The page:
Elegance and power come together in grand style in Vietti's 2006 Barolo Riserva Villero. At times delicate while at other times a powerhouse, the 2006 captures all the seeming contradictions that make Nebbiolo such a great grape. Tasted alongside the other Vietti 2006s, the Villero shines. The aromas and flavors are all beautifully defined, but it is the wine's overall sense of harmony that leaves the longest impression. Tar, pine and wild flowers are layered into the huge, balsamic-infused finish. The Villero is typically quite slow out of the gate and I will not be at all surprised if that is the case here as well. As for the rest of Vietti's 2006s, I tasted them again, and, well, they are pretty special too.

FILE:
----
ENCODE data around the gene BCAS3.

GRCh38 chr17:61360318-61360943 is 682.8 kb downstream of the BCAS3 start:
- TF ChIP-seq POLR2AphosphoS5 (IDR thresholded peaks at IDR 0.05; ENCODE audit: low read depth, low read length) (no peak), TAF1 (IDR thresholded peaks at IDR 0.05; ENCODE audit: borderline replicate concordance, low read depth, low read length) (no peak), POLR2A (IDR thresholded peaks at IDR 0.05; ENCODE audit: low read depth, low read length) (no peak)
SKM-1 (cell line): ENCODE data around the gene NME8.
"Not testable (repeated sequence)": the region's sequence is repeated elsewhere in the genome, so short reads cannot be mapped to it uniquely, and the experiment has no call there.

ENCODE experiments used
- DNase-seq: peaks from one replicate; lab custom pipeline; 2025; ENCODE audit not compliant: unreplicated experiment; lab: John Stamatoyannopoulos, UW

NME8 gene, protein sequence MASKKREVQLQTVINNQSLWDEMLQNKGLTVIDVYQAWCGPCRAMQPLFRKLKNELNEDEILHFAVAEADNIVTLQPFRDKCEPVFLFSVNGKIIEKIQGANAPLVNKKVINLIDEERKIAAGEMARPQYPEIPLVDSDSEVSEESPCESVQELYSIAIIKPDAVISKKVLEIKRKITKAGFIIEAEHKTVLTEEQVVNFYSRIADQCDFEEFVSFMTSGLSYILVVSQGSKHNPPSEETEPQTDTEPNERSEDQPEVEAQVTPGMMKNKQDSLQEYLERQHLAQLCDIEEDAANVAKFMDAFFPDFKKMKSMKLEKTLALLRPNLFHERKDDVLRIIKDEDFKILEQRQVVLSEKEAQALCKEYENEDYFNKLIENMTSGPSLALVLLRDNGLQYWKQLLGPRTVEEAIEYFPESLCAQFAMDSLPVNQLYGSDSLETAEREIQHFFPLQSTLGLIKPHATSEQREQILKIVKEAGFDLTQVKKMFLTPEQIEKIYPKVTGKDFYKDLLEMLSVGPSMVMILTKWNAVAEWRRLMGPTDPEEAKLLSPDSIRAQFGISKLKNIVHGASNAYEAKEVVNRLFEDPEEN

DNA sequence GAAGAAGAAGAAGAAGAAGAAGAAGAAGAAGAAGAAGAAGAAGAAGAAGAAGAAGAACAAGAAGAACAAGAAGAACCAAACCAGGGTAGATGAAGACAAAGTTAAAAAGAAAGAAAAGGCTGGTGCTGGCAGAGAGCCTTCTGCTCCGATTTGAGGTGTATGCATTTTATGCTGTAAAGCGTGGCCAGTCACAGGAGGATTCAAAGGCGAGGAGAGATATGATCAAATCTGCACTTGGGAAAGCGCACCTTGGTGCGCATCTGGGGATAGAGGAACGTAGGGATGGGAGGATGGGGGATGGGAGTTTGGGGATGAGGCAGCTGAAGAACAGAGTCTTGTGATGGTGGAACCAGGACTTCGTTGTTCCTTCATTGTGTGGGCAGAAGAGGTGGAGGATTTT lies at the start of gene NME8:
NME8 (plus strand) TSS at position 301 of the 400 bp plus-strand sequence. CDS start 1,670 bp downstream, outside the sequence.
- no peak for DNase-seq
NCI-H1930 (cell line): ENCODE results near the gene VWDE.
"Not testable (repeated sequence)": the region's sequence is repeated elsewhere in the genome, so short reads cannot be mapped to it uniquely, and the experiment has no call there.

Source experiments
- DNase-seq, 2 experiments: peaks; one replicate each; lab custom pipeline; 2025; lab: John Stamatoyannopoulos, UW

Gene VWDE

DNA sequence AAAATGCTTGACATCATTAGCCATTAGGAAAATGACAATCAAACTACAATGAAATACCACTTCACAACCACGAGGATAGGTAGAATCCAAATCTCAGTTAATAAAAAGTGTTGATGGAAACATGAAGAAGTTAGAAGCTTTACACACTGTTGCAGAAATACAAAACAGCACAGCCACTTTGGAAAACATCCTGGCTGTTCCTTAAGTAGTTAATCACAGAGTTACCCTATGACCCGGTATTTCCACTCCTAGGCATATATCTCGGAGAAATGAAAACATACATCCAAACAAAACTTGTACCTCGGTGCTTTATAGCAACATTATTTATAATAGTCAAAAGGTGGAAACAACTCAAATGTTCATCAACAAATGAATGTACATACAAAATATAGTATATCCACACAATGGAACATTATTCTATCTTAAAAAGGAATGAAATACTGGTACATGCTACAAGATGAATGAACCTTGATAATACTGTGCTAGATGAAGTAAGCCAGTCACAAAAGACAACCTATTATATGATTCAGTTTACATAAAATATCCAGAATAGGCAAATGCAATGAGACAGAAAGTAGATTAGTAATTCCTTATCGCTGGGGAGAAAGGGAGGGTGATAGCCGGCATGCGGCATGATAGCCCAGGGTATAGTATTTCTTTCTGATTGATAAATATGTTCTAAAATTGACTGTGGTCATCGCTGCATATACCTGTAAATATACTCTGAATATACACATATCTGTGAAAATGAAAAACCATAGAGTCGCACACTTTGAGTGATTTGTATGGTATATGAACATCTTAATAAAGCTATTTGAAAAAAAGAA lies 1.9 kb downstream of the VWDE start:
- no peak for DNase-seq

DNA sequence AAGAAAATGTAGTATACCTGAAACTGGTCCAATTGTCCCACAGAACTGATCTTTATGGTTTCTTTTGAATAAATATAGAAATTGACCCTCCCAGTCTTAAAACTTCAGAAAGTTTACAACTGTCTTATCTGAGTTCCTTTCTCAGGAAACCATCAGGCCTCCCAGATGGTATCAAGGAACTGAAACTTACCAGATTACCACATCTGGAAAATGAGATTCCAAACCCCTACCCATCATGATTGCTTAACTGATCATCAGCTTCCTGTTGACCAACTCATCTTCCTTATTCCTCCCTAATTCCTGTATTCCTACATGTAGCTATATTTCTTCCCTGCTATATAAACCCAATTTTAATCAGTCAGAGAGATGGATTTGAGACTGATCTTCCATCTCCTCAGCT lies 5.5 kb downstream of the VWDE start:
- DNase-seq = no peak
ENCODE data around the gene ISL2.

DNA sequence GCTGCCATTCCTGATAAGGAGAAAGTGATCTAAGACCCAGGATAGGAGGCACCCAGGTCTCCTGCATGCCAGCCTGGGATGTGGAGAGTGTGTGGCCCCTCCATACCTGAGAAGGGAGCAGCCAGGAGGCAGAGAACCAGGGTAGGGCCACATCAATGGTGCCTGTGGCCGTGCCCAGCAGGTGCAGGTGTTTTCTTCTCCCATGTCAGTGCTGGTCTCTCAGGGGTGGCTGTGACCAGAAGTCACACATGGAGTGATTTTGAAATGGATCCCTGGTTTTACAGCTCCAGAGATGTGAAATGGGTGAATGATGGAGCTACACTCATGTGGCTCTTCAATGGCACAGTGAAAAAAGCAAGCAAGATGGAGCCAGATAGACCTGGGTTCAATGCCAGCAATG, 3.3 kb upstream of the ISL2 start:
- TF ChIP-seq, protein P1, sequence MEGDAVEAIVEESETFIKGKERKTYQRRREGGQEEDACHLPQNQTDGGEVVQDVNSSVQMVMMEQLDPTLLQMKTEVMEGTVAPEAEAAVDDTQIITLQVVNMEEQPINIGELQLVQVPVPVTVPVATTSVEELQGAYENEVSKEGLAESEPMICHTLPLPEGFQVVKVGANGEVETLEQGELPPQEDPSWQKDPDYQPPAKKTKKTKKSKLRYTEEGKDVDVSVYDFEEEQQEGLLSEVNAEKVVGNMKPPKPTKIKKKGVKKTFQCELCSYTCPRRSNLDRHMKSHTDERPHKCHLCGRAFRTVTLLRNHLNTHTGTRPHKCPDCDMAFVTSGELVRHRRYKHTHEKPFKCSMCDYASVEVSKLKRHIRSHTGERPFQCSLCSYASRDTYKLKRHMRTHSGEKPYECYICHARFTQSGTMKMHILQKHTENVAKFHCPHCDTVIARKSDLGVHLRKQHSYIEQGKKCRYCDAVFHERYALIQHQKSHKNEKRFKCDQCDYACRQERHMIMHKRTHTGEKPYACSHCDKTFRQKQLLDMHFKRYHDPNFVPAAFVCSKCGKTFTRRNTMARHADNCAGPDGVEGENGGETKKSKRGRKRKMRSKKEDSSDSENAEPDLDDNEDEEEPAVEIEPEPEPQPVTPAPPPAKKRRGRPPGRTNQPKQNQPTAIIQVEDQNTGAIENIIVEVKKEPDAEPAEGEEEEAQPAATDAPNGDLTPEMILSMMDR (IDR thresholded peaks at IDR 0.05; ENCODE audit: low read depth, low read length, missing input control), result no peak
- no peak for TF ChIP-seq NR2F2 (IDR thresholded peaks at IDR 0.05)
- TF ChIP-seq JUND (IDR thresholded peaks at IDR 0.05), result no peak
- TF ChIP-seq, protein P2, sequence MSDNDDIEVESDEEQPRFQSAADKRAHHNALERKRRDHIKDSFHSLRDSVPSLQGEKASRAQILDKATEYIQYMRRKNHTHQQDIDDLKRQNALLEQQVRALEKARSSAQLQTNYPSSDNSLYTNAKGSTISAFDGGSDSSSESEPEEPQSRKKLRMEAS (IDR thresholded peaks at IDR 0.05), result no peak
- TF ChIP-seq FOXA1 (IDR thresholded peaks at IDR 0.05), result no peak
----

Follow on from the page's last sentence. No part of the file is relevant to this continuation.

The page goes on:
With Brunello in Tuscany, Barolo is undoubtedly Italy's finest wine producing region. Located in Piedmont in the north west of Iataly Barolo is comprised of 5 major communes - Barolo, Monteforte d'Alba, La Morra, Castiglione Falletto and Serralunga d'Alba - though the latter three tend to represent the main styles of the region. The wines are compelling and polished - an exemplary expression of the Nebbiolo grape. DOCG law requires a minimum ageing of 2 years in cask or barrel yet can be longer depending on the producer. Barolos are generally released four or more years after the vintage.